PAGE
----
A team of researchers from the University of Alabama, the University of Melbourne and the University of California has found that social scientists are able to change their beliefs regarding the outcome of an experiment when given the chance. In a paper published in the journal Nature Human Behavior, the group describes how they tested the ability of scientists to change their beliefs about a scientific idea when shown evidence of replicability. Michael Gordon and Thomas Pfeifer with Massey University have published a News & Views piece in the same journal issue explaining why scientists must be able to update their beliefs.
The researchers set out to study a conundrum in science. It is generally accepted that scientific progress can only be made if scientists update their beliefs when new ideas come along. The conundrum is that scientists are human beings and human beings are notoriously difficult to sway from their beliefs. To find out if this might be a problem in general science endeavors, the researchers created an environment that allowed for testing the possibility.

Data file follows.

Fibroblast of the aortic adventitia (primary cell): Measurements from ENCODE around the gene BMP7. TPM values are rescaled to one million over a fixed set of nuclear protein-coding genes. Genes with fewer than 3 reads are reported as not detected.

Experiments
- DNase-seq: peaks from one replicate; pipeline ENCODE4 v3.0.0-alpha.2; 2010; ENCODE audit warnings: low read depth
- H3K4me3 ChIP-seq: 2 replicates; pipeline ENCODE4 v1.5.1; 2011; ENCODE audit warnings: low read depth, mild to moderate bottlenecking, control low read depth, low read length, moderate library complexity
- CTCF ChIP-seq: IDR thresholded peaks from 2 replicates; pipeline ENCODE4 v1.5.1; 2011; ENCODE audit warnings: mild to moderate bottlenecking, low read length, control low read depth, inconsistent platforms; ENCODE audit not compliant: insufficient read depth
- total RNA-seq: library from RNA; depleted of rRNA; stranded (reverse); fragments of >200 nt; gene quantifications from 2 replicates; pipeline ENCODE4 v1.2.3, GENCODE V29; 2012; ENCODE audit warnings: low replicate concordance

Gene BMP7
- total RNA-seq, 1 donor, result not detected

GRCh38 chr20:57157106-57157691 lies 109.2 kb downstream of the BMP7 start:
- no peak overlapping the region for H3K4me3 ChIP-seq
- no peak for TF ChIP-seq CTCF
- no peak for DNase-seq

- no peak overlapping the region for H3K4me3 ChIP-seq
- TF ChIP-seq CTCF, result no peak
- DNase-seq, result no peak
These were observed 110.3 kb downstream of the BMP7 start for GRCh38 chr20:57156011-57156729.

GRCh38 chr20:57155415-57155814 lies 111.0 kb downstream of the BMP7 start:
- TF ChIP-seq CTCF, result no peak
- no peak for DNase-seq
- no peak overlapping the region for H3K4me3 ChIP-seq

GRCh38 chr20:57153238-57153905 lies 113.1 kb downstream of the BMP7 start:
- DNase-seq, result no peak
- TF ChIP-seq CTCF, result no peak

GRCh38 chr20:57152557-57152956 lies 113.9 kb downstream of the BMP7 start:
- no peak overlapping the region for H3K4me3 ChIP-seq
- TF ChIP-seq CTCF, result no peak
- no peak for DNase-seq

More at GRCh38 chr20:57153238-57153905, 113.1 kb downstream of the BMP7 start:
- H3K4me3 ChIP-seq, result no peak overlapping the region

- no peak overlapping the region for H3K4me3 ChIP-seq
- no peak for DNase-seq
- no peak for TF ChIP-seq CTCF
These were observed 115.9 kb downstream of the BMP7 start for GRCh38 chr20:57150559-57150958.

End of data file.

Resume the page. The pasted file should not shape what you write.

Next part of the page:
The work involved sending out questionnaires to 1,100 social scientists asking them how they felt about the outcome of several recent well-known studies. They then conducted replication efforts on those same studies to determine if they could reproduce the findings by the researchers in the original efforts. They then sent the results of their replication efforts to the social scientists who had been queried prior to their effort, and once again asked them how they felt about the results of the original team.
In looking at their data, and factoring out related biases, they found that most of those scientists that participated lost some confidence in the results of studies when the researchers could not replicate results and gained some confidence in them when they could. The researchers suggest that this indicates that scientists, at least those in social fields, are able to rise above their beliefs when faced with scientific evidence, ensuring that science is indeed allowed to progress, despite it being conducted by fallible human beings.